There’s a reason why Michael David Winery is capturing America’s attention. The wines are flavorful and fun.
Wines are meant to be flavorful, but fun too?
While marketing has a lot to do with it, the personality of the winemaker contributes to what’s in the bottle in subtle ways. If you’ve ever met David Phillips, who is half to the all-brother Michael David Winery team, you’ll know what I mean. He’s a self-described down-to-earth “farmer” most comfortable in bluejeans and denim shirts. The Phillips family has been farming in Lodi, Calif., since the 1850s, and today the brothers represent the sixth generation of wine growers. The winery is celebrating its 30th anniversary this year.
David Phillips recently combined an East Coast trip to visit his son at a Maine college with a tasting of MD wines at the Wine ConneXtion in North Andover. True to his spirit, Phillips insisted on a “circus” theme. (Check out the outlandish group of characters featured on the label of MD’s Freakshow Cabernet Sauvignon ($15.99) — one of America’s top 10 selling wines.) Upon my arrival at the store, a female acrobat was doing backflips in the parking lot while a flamethrower twirled burning objects in the air.
Phillips contented himself inside talking to customers, signing bottles, and promoting Lodi’s growing reputation for crafting high quality wines. There’s a Massachusetts connection. Lodi’s first major vineyard was planted in the 1850s by Bay State native George West, who went hunting for gold and found it in the vines instead. Today, there are 80 wineries and 100,000 acres under vine.
Michael David Winery’s success is firmly rooted in its rich, jammy, and uniquely named Zinfandels and tasty Cabernet Sauvignons. The flagship is 7 Deadly Zins ($16), a blend of old vine Zinfandels whose name is a play on the Phillips’ brothers’ Catholic school upbringing.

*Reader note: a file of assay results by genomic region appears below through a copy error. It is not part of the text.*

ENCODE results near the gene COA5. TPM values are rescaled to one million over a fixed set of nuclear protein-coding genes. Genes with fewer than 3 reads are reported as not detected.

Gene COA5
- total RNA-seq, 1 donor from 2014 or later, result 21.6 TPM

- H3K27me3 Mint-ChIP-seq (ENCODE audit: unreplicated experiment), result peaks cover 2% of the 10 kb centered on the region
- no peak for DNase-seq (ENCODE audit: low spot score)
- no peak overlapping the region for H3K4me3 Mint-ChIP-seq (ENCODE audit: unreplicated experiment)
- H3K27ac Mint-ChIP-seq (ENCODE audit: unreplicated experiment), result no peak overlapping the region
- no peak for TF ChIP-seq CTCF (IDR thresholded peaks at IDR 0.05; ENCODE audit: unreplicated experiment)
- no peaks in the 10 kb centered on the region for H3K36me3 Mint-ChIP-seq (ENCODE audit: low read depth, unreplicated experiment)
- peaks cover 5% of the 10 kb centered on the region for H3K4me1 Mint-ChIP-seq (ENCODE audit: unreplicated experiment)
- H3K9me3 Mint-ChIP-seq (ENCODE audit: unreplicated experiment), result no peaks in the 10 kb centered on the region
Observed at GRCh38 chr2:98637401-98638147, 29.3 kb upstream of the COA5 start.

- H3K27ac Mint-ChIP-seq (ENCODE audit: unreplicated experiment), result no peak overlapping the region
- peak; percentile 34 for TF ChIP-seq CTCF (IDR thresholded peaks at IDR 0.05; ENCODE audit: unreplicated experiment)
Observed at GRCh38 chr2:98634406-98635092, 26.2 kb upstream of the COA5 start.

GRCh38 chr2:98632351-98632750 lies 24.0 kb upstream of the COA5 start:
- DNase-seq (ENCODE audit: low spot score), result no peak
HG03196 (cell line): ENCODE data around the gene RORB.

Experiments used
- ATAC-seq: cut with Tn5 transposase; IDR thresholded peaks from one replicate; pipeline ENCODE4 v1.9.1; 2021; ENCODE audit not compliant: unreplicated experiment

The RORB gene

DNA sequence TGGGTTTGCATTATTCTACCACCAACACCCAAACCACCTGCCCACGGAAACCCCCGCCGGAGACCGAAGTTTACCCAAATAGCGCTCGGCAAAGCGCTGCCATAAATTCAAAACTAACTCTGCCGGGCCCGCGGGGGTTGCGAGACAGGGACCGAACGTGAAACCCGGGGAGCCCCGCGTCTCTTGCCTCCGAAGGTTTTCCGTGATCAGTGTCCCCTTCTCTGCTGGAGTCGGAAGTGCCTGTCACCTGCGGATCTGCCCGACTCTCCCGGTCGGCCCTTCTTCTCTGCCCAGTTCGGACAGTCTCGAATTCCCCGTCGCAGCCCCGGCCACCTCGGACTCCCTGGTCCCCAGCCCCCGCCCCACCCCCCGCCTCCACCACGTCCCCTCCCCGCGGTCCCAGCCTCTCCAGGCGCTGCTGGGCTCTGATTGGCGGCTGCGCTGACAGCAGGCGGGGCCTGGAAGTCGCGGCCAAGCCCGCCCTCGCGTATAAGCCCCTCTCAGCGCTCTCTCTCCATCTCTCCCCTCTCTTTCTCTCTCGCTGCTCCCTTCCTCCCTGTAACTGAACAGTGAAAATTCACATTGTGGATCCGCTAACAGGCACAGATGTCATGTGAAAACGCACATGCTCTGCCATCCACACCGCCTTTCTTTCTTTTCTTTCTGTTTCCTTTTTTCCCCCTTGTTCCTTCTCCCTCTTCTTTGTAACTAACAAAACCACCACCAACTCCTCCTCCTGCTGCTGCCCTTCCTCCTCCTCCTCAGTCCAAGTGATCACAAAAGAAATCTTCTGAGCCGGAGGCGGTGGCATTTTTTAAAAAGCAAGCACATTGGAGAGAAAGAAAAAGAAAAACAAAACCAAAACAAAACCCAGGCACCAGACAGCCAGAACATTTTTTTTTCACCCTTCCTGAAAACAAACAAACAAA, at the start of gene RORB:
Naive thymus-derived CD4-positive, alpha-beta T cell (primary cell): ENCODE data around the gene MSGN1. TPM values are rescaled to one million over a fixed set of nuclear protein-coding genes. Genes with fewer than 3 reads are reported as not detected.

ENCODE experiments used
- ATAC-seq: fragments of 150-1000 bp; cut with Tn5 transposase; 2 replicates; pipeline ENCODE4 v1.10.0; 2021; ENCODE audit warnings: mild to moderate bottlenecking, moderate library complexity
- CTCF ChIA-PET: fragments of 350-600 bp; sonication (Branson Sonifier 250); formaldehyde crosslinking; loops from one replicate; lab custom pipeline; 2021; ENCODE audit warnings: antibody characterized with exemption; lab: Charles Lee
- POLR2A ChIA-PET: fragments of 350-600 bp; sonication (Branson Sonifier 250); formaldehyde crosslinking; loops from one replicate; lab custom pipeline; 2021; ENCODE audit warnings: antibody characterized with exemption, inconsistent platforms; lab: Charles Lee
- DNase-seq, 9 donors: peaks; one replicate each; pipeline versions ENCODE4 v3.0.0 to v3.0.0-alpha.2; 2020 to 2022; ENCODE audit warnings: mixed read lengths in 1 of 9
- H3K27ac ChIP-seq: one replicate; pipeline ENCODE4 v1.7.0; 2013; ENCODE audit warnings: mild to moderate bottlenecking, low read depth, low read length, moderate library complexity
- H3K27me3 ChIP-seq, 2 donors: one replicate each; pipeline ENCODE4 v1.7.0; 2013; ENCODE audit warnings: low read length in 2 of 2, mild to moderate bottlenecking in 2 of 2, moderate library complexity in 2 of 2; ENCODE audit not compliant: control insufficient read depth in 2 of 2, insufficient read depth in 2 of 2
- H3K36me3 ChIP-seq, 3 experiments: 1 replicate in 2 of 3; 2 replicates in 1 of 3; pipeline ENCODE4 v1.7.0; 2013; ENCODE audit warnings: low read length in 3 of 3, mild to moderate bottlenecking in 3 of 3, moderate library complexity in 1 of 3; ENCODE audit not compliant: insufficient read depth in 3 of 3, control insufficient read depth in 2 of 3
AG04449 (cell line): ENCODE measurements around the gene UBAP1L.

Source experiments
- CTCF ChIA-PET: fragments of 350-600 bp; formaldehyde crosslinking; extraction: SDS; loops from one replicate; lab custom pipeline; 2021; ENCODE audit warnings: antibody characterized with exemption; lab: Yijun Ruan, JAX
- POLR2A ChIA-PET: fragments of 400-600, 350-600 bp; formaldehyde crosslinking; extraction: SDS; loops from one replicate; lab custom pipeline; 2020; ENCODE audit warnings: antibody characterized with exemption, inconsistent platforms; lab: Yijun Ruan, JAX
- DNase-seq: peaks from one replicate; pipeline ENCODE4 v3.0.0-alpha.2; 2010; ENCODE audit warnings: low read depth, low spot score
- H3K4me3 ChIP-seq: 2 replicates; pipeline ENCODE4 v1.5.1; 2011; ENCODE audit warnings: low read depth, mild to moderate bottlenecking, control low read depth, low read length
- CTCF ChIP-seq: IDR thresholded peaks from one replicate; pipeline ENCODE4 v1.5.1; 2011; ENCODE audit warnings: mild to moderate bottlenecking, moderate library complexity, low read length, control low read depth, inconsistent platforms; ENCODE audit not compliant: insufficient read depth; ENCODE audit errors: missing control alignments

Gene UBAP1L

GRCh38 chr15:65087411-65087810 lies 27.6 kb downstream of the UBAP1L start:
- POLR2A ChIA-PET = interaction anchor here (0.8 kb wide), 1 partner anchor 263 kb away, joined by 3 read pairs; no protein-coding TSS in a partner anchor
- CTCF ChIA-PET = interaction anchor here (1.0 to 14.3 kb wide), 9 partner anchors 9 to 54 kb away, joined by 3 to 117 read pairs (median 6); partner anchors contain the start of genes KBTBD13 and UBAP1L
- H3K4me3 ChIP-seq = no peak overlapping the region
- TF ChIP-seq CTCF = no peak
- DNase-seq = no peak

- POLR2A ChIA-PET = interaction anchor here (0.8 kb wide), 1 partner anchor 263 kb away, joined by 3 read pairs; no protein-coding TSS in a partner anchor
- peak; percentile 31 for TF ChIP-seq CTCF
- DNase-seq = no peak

The Zin line has expanded with Earthquake ($25) and the Luxury Series wines of Rage, Sloth, Gluttony, and Lust — all selling at $59 each. On this night, they sold for $39.99 a bottle.
In my opinion, some of MD’s best wines are small lot productions of Ancient Vine Cinsault ($19) and Inkblot’s individual bottlings of Petit Verdot and Cabernet Franc ($24.99 each).
Here are tasting notes compiled by the Wine Butler (Michael Pidgeon) and the Wine Novice.
• 2012 Earthquake Zinfandel, $26 — Wine Spectator gave it 93 points, saying this is “Zinfandel at its richest … For all its fullness, it stays balanced and dry.” I say with every sip your palate will rumble to long and satisfying fruit flavors.
• 2012 Rage Zinfandel, $59 — WS also gave this 93 points, calling it “bold”, “beautiful”, “powerful” with an “impressive density in texture.” But why pay $33 more for Rage than Earthquake? I found this Zin to be thick — almost syrupy — exceedingly flavorful and peppery. Drink with caution as the name implies.
• 2011 Lust Zinfandel, $59 — Women were buying this as if it were a celebrity lipstick. The tasting notes called it a “seductive Zin that lives up to its name.” The Wine Butler had a sip and said it was like eating a “black berry spice cake.” Think candlelight, flowers, and Dino’s “That’s Amore.”
• 2011 Rapture Cabernet Sauvignon, $59 — I purchased a 1.5L bottle specially priced at $84.99 for the evening. The wine is produced during exceptional vintage years only, according to Phillips, and it sold out at the vineyard. It’s full of black cherry cola, espresso, toasty, and smooth. If you could pour a wine for Grace Kelly, this wouldn’t disappoint.
• 2012 Inkblot Petit Verdot, $24.99 — This late-ripening Bordeaux-blending grape flourishes in sunny Lodi as a single varietal wine. Here it’s blended with Petite Sirah to produce a complex, elegant wine of dense chocolate and sour cherry flavors. Another sold out wine in Lodi that’s worth hunting down.
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